And I suppose that brings us full circle to the appeal to "doctrine." It may not be doctrine because it's in the scriptures, but by virtue of the fact the 1st presidency says it's the best thing to do. It's an appeal to God's authority, and that's the end of the debate.

So much rides on the question: is the church really God's? Are the prophets really speaking for Him? I wish everyone could respect those who answer those questions differently than themselves without throwing around insults and intolerance. But it has been recently and emphatically demonstrated to me that for both believers and non-believers this is prohibitively difficult.

21 comments:

Chris said...

So much rides on the question: is the church really God's? Are the prophets really speaking for Him? I wish everyone could respect those who answer those questions differently than themselves without throwing around insults and intolerance. But it has been recently and emphatically demonstrated to me that for both believers and non-believers this is prohibitively difficult.

If the LDS Church were to simply declare that they will never recognize same-sex marriages or civil unions, I'd nod and say, I understand. It would make perfect sense, given the doctrine of the Church and its interpretation by its current leaders. And I would never expect the Church to open its doors to gay people in a way that normalizes homosexuality if they chose not to. If members of the Church don't like that, they are free to leave.

But the LDS Church goes several steps further and attempts to impose its condemnation of same-sex relationships on the rest of us and actively seeks to deny gay people the rights associated with committed partnerships and parenting. It is a profoundly anti-family position to take, and I'll fight the Church tooth and nail, rhetorically and actively, for as long as I'm able.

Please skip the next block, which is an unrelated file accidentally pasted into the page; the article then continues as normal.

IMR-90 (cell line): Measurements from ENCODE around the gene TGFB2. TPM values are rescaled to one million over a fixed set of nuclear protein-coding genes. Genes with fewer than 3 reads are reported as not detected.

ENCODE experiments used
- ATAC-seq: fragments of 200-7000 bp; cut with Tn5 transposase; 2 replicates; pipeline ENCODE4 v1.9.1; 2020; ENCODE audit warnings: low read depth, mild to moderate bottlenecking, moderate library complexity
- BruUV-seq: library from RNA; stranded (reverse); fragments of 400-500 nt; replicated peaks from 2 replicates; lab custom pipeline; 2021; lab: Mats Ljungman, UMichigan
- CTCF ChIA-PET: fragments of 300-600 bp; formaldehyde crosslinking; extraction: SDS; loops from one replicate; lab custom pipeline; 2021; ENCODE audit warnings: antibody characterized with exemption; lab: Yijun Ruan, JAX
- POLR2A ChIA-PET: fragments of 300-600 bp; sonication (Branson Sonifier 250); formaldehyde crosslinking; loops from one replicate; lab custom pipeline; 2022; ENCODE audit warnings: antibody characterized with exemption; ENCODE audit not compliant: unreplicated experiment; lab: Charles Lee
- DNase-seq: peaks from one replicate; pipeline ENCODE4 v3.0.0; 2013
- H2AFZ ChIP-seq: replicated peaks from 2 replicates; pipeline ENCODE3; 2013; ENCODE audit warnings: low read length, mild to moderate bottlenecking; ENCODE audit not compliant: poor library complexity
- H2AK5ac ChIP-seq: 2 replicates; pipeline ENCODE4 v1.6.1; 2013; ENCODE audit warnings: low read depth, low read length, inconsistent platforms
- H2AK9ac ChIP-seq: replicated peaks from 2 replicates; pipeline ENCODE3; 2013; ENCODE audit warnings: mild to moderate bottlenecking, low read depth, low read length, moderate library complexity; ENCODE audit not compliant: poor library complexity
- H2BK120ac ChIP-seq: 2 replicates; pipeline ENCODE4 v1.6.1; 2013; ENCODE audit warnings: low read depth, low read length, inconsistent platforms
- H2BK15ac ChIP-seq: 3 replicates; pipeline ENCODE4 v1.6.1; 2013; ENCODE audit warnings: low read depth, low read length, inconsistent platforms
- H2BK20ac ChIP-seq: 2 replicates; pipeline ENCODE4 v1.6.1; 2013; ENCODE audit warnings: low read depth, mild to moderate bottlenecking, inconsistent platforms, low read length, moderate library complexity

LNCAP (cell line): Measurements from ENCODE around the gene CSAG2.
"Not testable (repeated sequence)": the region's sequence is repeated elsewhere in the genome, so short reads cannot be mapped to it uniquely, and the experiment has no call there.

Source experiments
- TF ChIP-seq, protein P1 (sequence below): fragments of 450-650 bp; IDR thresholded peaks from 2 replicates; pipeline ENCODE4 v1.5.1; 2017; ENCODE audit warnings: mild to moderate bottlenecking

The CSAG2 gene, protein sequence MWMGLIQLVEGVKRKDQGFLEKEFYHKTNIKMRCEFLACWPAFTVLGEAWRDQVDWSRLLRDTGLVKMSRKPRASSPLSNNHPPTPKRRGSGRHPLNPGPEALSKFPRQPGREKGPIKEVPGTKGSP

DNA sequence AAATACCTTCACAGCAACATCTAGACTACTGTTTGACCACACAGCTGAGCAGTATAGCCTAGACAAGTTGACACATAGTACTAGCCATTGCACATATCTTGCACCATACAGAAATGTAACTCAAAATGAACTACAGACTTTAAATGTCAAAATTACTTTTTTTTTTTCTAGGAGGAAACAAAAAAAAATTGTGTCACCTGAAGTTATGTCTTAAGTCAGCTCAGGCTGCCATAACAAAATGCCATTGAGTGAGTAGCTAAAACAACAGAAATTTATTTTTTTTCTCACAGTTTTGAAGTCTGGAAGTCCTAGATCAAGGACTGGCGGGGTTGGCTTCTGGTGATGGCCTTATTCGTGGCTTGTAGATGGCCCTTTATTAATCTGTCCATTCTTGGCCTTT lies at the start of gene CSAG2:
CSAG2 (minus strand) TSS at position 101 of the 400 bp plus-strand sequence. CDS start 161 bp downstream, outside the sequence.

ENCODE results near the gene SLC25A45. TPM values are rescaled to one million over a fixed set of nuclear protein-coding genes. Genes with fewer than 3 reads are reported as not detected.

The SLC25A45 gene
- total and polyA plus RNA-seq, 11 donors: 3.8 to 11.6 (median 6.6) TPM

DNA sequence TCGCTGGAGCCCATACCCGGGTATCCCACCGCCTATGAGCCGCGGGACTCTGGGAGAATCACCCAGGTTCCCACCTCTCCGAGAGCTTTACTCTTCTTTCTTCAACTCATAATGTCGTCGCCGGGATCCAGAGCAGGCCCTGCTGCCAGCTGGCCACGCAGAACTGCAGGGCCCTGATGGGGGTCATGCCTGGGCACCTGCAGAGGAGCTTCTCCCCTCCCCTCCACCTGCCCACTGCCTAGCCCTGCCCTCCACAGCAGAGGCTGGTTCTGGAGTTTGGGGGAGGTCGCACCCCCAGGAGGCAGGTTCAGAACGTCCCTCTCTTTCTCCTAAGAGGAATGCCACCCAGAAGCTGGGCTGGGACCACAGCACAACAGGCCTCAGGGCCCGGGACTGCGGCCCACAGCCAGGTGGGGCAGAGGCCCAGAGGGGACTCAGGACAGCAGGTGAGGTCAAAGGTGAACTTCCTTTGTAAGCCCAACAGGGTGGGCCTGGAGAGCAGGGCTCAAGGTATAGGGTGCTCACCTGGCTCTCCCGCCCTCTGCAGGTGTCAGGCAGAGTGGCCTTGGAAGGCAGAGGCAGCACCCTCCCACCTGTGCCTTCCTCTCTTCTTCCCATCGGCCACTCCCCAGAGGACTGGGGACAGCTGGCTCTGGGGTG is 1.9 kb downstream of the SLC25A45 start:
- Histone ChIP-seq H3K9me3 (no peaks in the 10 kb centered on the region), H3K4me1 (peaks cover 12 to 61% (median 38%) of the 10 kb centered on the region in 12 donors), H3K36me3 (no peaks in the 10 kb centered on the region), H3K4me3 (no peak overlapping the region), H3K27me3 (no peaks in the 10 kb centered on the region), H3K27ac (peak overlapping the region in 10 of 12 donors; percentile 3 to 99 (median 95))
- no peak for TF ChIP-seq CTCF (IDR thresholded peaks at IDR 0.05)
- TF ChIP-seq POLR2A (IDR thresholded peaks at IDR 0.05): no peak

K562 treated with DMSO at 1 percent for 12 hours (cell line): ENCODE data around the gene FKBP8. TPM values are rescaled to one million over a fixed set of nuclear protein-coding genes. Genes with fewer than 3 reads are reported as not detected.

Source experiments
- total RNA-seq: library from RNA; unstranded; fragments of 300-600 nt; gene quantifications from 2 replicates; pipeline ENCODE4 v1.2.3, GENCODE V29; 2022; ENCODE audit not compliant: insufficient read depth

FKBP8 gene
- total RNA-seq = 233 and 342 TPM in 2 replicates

Does that make me intolerant?

-L- said...

My my estimation, that doesn't make you intolerant in the least. It makes you a principled and conscientious participant in representative government. It's only if you vilify those who disagree with you and categorically attribute their actions to hate and bigotry that I would say one is intolerant.

BTW, I found this interesting O.S.Card article recently that I liked.

santorio said...

the elder's comments will some day end up in the same dustbin of history in which is found all those general authorities comments about evolution, why blacks couldn't be given the priesthood, the communist roots of the civil rights movement, and so on.

i take seriously comments by g.a.'s and allow them to influence my decisions, but i reserve the right be the final arbiter. it would be easier to travel blindly but that is that not path that i have chosen.

rather than be known as someone who accepted without question every church pronouncement that came my way, i would rather be among those who by expressing objections to wrong practices, deserve credit when those practices change.

Chris said...

It's only if you vilify those who disagree with you and categorically attribute their actions to hate and bigotry that I would say one is intolerant.

Okay. I can agree with that.

But here's the problem, as I see it. You yourself acknowledge that the data, limited though it may be, indicates no harm to children raised by same sex parents, for example. So we can have a discussion that focuses on data and credible anecdotes and can lead us in a certain direction as far as policy goes, but then we invoke the name of God and lurch back the opposite direction. This doesn't seem like a very good way to make public policy in a pluralistic society.

I guess in the end I'm glad I believe in progress (how very Mormon of me!) and I share santorio's faith that one day our children and our children's children will look back at statements like that of Elder Wickman and will be embarrassed by how very out of touch it seems. I wish Elder Wickman and the Church would be content to take care of their flock and not worry about who the rest of us are choosing to build our lives with.

-L- said...